Walking a fine line – The legal system and sign language interpreters

Roles and responsibilities

  • Jemina Napier Heriot-Watt University
  • Karin Banna University of New South Wales
Keywords: applied sign linguistics, discourse of responsibility, interpreter role, legal interpreting, sign language


Legal interpreting as an applied linguistic activity has been explored in the literature, with various explorations of the role of legal interpreters from a discourse perspective. Current thinking in interpreting studies classifies the role of the interpreter as a participant in interaction and co-constructor of meaning. Sign language interpreting as a professional practice typically occurs in legal contexts where the deaf person is the complainant, defendant or witness. However, recent research has begun to explore the provision of sign language interpreting for deaf jurors. Drawing on a corpus of 12 qualitative interviews, and with reference to frameworks of discourse and responsibility, this paper presents analyses of perceptions from two key stakeholder groups - sign language interpreters and lawyers - on the level of professional responsibility that each stakeholder feels that sign language interpreters need to adopt in the legal setting, and their perceptions of the role and responsibilities of sign language interpreters in this context. This study reveals that the legal and moral boundaries of meaning attributed to interpreters' responsibilities are blurred, yet both stakeholder groups have their own clear perceptions of the duties attached to the interpreter's position in court. Thus interpreters need to walk a fine line in how they manage their role and responsibilities according to interpreting studies theory while meeting the linguistic needs of their deaf clients in court and adhering to their responsibilities as perceived by the justice system.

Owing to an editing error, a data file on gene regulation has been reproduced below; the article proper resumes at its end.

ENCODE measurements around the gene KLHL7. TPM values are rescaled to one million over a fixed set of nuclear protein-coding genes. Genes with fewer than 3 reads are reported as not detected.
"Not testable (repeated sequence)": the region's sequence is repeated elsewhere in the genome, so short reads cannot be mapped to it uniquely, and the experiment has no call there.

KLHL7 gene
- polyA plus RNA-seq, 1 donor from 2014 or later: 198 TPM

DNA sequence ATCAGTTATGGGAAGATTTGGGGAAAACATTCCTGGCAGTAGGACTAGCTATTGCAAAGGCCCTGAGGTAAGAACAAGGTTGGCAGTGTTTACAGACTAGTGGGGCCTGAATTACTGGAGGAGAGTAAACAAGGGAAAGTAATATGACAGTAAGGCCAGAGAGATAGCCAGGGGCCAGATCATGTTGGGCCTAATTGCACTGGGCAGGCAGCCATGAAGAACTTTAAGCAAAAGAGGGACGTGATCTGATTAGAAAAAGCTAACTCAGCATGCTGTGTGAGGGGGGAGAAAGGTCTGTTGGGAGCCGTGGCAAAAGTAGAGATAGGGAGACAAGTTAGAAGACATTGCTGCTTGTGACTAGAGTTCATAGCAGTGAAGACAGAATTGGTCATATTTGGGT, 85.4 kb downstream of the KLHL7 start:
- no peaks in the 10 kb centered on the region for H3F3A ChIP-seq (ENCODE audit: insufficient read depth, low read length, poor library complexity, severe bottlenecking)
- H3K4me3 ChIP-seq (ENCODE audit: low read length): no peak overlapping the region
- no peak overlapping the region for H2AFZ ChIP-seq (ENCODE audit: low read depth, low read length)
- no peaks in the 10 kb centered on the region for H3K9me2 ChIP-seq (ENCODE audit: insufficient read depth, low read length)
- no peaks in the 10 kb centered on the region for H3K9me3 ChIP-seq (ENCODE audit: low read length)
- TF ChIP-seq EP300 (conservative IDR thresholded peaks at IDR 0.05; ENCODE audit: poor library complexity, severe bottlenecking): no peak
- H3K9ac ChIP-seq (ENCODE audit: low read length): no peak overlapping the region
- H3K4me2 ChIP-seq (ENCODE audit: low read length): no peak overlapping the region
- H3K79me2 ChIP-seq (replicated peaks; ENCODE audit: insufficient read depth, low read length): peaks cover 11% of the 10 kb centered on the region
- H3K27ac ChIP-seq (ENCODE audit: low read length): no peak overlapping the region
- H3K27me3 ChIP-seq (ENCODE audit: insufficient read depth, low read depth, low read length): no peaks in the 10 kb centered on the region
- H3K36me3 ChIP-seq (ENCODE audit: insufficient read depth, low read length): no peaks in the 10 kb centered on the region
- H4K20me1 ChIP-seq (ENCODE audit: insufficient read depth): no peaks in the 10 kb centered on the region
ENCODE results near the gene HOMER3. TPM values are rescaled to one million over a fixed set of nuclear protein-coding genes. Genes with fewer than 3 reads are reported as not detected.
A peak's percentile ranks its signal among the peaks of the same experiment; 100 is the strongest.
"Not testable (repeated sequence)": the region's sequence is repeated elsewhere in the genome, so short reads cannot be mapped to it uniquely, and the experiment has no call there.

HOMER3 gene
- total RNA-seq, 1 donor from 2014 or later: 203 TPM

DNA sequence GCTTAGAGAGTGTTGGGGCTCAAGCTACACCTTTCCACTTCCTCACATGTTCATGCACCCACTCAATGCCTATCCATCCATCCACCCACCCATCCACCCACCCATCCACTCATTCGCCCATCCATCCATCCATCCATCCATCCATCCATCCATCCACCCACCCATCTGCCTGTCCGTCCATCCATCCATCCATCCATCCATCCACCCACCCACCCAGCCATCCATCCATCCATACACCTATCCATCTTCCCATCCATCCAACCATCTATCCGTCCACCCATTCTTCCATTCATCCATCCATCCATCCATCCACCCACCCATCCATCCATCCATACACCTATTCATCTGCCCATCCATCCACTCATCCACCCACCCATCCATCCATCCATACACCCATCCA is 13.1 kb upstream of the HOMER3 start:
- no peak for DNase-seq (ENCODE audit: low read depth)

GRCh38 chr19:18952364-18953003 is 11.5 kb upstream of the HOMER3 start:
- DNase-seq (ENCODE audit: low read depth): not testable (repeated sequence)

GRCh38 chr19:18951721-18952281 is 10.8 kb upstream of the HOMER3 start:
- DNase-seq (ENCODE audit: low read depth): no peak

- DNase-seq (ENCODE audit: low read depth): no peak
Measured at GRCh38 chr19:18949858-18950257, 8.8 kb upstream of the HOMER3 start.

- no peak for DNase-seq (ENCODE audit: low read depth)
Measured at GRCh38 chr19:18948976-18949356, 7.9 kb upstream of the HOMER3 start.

Author Biographies

Jemina Napier, Heriot-Watt University

Jemina Napier gained her PhD in Linguistics from Macquarie University in Sydney, where she was mentored by Christopher Candlin in her early research career. After 15 years at Macquarie, where she established the PG Diploma/MA in Auslan/English Interpreting and then became Head of the Translation and Interpreting program, Jemina took up the position of Chair of Intercultural Communication in the Department of Languages & Intercultural Studies at Heriot-Watt University in Edinburgh. Jemina has almost 30 years experience as a sign language interpreter practitioner. Her major research interest is in applied sign linguistics, and specifically sign language interpreting and translation.

Karin Banna, University of New South Wales

Karin Banna has been involved in the Australian Deaf community since 19XX, and became accredited with the National Accreditation Authority for Translators and Interpreters (NAATI) as an Auslan/English interpreter at Paraprofessional level in 19XX. She later studied the MA in Auslan/English Interpreting at Macquarie University, which led to her Professional level interpreter accreditation achievement in 20XX. Karin also completed a PG Certificate in Linguistics Research at Macquarie University, and was supervised by Jemina Napier. Karin still works occasionally as a sign language interpreter.


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How to Cite
Napier, J., & Banna, K. (2018). Walking a fine line – The legal system and sign language interpreters. Journal of Applied Linguistics and Professional Practice, 13(1-3), 233-253. https://doi.org/10.1558/japl.31859